Can you describe a current or recent research project that you are excited about?
The lab is extremely fortunate to be filled with many talented trainees and staff, and we work together to pursue a range of exciting projects.
The lab is currently studying the mechanistic basis of febrile seizures, which is the most common type of seizure. The majority of febrile seizures occur between 12 and 18 months of age but are not observed beyond the age of 5 years. While often viewed as benign, prolonged febrile seizures remain a risk factor for future epilepsy and can in some cases be fatal. Despite this, we still don't understand how increased temperature triggers a seizure or why febrile seizures only occur during a specific developmental window.
Another project follows our recent discovery that genetic variants in the gene SCN3A encoding a specific sodium ion channel called Nav1.3 cause a form of severe early-onset epilepsy. What is particularly fascinating about this condition is that the majority of patients also have a congenital brain malformation. We are studying how variants in an ion channel thought to control electrical activity might lead to abnormal brain development and a structural brain malformation.
What are the long-term research questions you hope to answer?
The long-term goal of my laboratory is to understand the diversity and function of ion channels and of cerebral cortex cell types and circuits, and how genetic variation in ion channels leads to brain circuit dysfunction that underlies epilepsy and other neurodevelopmental disorders. The ultimate goal is to leverage scientific discoveries in these areas of inquiry toward the development of novel treatments to improve the lives of children with epilepsy.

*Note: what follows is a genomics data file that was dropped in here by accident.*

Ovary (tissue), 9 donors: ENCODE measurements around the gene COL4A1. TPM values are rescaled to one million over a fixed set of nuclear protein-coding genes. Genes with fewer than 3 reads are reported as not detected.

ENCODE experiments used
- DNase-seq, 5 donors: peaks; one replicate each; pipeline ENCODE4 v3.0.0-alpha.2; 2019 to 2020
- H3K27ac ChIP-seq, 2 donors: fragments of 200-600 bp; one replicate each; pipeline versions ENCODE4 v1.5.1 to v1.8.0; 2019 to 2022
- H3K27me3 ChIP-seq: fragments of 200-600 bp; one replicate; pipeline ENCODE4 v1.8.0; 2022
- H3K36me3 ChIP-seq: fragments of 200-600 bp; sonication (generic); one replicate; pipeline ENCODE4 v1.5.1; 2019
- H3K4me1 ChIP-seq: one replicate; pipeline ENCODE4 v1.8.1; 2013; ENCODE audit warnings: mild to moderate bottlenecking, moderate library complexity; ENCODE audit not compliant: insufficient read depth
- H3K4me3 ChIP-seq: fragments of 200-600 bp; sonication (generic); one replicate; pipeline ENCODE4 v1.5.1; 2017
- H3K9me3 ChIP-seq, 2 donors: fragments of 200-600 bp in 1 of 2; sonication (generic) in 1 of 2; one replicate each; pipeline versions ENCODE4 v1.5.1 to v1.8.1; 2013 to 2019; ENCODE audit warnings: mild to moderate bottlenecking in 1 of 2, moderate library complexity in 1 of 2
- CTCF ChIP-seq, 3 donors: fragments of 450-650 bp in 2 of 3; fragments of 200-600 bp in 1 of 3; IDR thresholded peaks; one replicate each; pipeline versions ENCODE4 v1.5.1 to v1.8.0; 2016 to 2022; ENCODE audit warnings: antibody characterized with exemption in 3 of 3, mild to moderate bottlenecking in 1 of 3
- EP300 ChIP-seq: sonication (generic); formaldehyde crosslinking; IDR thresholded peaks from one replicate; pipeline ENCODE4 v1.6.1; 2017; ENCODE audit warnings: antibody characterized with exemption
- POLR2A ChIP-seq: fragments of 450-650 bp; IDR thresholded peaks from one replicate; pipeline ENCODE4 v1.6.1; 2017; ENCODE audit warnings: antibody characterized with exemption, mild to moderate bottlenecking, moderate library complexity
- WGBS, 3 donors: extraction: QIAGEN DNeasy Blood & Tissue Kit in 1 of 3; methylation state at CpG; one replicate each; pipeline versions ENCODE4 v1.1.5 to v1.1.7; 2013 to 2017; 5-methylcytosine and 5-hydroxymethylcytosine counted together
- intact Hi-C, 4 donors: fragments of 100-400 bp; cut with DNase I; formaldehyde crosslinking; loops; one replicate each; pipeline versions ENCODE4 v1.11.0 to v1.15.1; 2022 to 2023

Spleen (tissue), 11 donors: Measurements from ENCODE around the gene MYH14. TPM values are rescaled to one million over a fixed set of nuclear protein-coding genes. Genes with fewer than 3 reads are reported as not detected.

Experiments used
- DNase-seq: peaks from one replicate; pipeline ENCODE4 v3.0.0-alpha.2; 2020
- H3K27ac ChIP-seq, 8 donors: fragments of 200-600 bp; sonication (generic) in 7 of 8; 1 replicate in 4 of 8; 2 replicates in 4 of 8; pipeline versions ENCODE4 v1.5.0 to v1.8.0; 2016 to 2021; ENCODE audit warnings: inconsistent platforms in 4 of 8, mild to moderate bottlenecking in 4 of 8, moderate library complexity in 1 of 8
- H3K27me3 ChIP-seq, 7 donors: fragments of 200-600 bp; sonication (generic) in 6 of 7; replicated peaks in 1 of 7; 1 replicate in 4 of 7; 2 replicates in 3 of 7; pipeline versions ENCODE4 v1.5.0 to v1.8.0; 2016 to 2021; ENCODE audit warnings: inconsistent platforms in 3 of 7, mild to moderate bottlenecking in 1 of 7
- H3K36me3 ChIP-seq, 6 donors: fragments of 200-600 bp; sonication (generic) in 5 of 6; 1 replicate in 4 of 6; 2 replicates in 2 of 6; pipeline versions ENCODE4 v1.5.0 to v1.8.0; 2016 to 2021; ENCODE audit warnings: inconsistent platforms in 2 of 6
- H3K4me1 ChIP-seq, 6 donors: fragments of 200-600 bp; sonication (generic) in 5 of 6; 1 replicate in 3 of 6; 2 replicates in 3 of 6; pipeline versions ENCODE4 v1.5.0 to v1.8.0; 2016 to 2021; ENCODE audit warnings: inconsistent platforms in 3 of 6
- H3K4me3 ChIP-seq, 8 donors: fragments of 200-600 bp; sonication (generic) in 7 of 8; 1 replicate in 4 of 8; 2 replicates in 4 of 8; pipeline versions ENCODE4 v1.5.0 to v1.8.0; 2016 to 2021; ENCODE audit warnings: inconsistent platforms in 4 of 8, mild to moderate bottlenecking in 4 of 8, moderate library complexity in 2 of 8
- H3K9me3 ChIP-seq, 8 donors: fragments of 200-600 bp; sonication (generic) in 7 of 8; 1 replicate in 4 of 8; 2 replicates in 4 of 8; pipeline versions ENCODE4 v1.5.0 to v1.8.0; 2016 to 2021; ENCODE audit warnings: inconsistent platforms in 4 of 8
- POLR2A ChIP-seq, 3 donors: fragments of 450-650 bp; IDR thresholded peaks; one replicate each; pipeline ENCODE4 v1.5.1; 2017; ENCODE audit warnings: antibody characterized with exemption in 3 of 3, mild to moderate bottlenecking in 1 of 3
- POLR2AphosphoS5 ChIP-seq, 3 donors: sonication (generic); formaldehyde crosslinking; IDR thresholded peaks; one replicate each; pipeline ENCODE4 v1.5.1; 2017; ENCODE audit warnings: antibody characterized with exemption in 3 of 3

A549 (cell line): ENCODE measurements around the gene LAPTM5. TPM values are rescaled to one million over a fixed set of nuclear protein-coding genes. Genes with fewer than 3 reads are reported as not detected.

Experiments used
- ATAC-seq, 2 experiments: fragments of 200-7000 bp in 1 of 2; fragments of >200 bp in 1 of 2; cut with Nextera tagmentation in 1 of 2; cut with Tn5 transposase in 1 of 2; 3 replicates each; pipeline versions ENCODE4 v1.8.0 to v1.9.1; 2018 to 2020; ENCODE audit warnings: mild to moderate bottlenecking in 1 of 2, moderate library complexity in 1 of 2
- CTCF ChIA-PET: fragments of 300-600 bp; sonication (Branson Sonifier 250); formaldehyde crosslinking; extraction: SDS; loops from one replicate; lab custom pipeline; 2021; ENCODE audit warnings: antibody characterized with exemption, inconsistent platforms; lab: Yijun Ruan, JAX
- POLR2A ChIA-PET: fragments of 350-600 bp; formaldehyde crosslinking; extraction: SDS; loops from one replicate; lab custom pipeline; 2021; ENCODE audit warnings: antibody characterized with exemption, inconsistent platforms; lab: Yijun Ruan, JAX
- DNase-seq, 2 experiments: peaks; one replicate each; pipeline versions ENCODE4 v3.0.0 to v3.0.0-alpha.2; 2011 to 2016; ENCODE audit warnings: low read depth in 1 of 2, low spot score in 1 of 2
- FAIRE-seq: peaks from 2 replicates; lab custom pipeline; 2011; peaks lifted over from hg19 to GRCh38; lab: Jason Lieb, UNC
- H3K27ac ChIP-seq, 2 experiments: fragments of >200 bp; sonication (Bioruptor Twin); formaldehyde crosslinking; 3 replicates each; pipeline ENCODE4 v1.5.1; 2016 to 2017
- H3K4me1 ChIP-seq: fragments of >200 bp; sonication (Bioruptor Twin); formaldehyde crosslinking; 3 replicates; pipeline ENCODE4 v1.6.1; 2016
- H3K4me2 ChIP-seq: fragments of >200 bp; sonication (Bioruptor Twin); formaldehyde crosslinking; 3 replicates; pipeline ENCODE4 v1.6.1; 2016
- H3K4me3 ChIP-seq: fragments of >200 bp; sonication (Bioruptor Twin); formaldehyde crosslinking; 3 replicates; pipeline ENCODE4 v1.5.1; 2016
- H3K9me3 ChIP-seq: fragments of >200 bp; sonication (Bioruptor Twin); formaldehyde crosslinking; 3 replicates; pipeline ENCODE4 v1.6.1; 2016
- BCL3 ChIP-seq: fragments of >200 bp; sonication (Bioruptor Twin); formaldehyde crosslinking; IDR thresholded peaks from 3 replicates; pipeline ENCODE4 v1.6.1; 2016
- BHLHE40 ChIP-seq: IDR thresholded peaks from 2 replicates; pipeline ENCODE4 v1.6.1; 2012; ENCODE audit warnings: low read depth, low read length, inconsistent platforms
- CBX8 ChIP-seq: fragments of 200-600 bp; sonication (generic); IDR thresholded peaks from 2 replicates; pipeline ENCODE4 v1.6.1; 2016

How has mentorship impacted your career? Why do you believe mentoring is important in science?
Mentorship has been critical to my education and career development, and it has come in many forms and in many settings. My most important scientific mentors have been the heads of the labs where I trained, including Solomon Snyder, MD, at Johns Hopkins; Bernardo Rudy, MD, PhD, at NYU; and Douglas Coulter, PhD, here at CHOP. These were the people who fostered in me a love of science as important, exciting and beautiful, and who helped me discover where I might fit in this vast human endeavor. Serving as a mentor to the next generation of neuroscientists is most definitely the favorite aspect of my work.
What are some of the ways that you support diversity, equity, and inclusion (DEI) among your research team?
Building diversity and inclusion in science is a long-term process that should be approached at many levels: There is no "quick fix." I am personally committed to fostering diversity through mentorship and sponsorship of diverse neuroscience trainees. I serve as Chair of the Neuroscience Graduate Group MD/PhD Admission Committee, charged with interviewing and recommending applicants for admission to Penn's MD/PhD Program, and I have made DEI a high priority for my tenure on this committee. I personally mentor diverse trainees and staff, including those who identify as under-represented minorities (URM) or first-generation, low-income (FGLI), LGBTQ+, or who are living with a disability. It is a constant inspiration to me to interact with talented young people who enrich our shared mission with their unique perspectives.